Bonham was also taxed on a fishery, which was probably a good source of income during these times. But apparently not enough to prevent the loss of his farm of 60 acres. I haven’t checked the deeds, but I do wonder if his farm was sold at a sheriff’s sale to cover his debts. As to the fishery, I do not know the name of it or where it was located. Bonham’s name does not appear in Phyllis D’Autrechy’s book on Hunterdon County Fisheries.
Whatever the case, Bonham managed to reestablish himself after the war, as can be seen by examining his will, written on May 24, 1802. To his wife Magdalene he left the dwelling house, household furnishings and his whole plantation in Kingwood to use during her widowhood (the abstract does not state the acreage). Included with the furnishings were a ten-plate stove, a feather bed, three chairs and a blue chest. After her death, the plantation and his fishery were to be sold and the proceeds divided among his heirs.
A ten-plate stove was a six-plate stove (four sides, top and bottom) plus an extra 4 plates that formed an oven with hinged doors. These stoves came into use around 1760, and were the precursor to the cook stove. This one dates to around 1830 [Photo from AntiqueStoves.com].
To his sons Amos and Zedekiah he left his ‘wearing apparel’ (sounds much nicer than mere clothes). And Amos got an additional £10 from the estate. To each of the daughters of Andrew Heath, his wife’s late husband, he left £30, “it being the money I procured out of their father’s estate for their use when their mother had done with it.” Andrew Heath died intestate in 1777. Uriah Bonham made Heath’s inventory with Daniel Howell. Administration of the estate was granted to the widow Magdalene, and Uriah Bonham was her fellow bondsman (surety for her bond), with John Heath. The daughters of Andrew Heath were Mary Wilson, Elizabeth Hall, Prudence Bonham (wife of Uriah’s son Zedekiah) and Sarah Dilts.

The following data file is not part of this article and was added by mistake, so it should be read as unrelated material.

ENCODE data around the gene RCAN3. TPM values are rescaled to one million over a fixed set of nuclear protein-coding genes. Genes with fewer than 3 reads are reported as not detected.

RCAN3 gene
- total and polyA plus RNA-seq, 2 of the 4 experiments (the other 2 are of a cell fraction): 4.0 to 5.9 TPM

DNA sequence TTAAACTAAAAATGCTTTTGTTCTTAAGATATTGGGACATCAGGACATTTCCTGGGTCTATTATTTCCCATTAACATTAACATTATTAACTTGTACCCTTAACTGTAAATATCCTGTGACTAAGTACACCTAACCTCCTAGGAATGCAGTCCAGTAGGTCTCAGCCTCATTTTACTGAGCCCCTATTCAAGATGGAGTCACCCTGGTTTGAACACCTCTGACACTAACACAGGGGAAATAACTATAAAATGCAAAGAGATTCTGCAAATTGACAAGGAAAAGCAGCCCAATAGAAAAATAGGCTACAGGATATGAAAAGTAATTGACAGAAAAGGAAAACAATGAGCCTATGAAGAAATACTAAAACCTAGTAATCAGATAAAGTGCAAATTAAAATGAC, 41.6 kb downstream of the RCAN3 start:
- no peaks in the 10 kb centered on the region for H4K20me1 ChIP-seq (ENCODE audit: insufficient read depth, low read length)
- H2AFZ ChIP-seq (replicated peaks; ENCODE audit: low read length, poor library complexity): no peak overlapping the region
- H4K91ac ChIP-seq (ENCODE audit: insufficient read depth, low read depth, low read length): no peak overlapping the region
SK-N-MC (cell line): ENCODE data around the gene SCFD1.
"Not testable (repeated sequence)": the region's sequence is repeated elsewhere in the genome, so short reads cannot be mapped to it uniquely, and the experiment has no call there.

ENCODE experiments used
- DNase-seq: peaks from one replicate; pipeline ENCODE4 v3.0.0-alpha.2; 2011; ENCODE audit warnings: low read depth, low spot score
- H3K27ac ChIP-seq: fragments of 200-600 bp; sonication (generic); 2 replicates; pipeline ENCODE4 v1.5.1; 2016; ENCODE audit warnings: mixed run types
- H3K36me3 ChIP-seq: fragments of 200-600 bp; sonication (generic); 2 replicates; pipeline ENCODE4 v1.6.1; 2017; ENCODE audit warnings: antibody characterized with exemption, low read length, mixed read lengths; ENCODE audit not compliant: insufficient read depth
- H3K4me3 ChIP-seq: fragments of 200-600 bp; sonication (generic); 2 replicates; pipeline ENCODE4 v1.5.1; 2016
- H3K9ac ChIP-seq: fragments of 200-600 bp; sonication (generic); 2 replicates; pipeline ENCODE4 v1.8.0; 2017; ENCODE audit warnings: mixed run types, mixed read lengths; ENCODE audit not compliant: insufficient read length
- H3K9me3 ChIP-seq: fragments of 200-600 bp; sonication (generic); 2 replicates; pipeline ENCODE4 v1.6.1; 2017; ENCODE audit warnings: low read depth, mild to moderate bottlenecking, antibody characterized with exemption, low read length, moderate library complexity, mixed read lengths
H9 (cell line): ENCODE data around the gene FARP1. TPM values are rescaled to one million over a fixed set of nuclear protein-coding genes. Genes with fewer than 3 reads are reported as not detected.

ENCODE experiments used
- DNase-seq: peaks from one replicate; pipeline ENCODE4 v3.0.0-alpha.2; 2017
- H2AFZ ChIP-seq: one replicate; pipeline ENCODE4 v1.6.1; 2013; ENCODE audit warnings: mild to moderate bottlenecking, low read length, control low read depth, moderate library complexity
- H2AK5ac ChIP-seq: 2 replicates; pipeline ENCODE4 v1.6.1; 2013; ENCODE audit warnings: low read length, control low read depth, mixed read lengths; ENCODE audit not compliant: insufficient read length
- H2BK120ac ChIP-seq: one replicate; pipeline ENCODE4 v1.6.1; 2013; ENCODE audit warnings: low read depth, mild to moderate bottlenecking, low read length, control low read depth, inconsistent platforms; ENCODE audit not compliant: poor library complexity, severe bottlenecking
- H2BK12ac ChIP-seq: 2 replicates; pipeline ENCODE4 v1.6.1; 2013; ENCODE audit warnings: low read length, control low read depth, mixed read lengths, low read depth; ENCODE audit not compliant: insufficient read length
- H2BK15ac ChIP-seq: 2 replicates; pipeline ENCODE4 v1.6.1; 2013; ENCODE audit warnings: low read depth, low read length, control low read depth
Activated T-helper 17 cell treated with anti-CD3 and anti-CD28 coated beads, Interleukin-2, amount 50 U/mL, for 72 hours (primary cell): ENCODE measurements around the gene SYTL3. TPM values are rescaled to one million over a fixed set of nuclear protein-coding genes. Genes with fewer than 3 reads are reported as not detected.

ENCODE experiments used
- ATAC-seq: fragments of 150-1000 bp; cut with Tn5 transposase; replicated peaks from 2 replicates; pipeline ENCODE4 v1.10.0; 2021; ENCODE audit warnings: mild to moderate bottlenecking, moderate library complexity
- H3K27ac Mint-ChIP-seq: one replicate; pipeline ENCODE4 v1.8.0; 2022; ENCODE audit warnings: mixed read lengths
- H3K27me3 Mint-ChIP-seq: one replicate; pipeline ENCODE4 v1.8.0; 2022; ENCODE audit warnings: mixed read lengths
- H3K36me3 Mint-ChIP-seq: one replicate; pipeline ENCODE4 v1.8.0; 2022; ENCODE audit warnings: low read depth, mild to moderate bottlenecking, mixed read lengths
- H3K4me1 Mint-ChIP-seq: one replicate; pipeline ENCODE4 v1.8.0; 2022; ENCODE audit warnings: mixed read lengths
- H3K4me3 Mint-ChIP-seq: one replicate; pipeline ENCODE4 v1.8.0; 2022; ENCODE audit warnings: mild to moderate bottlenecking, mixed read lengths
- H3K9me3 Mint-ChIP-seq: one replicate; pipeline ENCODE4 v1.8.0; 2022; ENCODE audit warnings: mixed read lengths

Uriah Bonham left £5 each to his five grandsons: Uriah Sutton, Uriah Emans (Job’s son), Uriah Emans (James’ son), Uriah Bonham (Amos’ son), and Andrew Bonham (Zedikiah’s son). To his five granddaughters, Anchor Sutton, Anchor Emans (Job’s daughter), Anchor Emans (James’ daughter), Anchor Bonham (Amos’ daughter), and Anchor Bonham (Zedikiah’s daughter) he left 50 shillings each; shows where granddaughters stood in the pecking order. All of the Anchors were named long after the death (about 1775) of Anchor Fox Bonham.
You can’t have missed the recurring names of Uriah and Anchor among the grandchildren. Zedekiah also had a son Uriah, but he died at the age of 6 in 1795. The following generation, the great grandchildren, did not favor those names so much, but there was a Uriah Prall (c.1805-?), Uriah Emmons Bird (1816-1874), Anchor Bird (1815-?), and an Anchor Rittenhouse (c.1810-?).
(This is not the only case where the given names of grandparents were used for many grandchildren. In fact, there was one will written that stipulated that a bequest would be left to an unborn grandchild only if it were named after the person writing the will.)
Uriah Bonham named Thomas Lequear of Kingwood the sole Executor. This interests me. Thomas Lequear was forty years younger than Uriah Bonham. His own sons, Amos and Zedekiah were quite old enough to take on the responsibility. Perhaps he found Lequear to be an impartial sort of person.
Witnesses were Richard Heath, Edward “Rettenhouse,” and William Heath. Uriah Bonham died probably in early April 1809 at the age of 86, as the gravestone shows. The inventory was taken on April 13, 1809 by Edward Rettinghouse and Thomas Shearman (total of $241.07), and recorded on May 4th [NJA 2352J].
Uriah Bonham was buried in the Rosemont Cemetery. I am assuming his wife Anchor Fox was buried there too, but apparently her stone is gone. I do not know when Uriah’s second wife Magdalene died, but in 1802 she was about 77 years old. She probably lived out her life on the farm that was left to her during her lifetime.
In trying to determine where Uriah Bonham and Magdalene Heath lived, I noticed that Amos Bonham, his son, sold a small farm of 40 acres to George Fox, according to Fox’s will of 1815. Perhaps that was Uriah Bonham’s farm.
Next Post: the children of Uriah Bonham and Anchor Fox.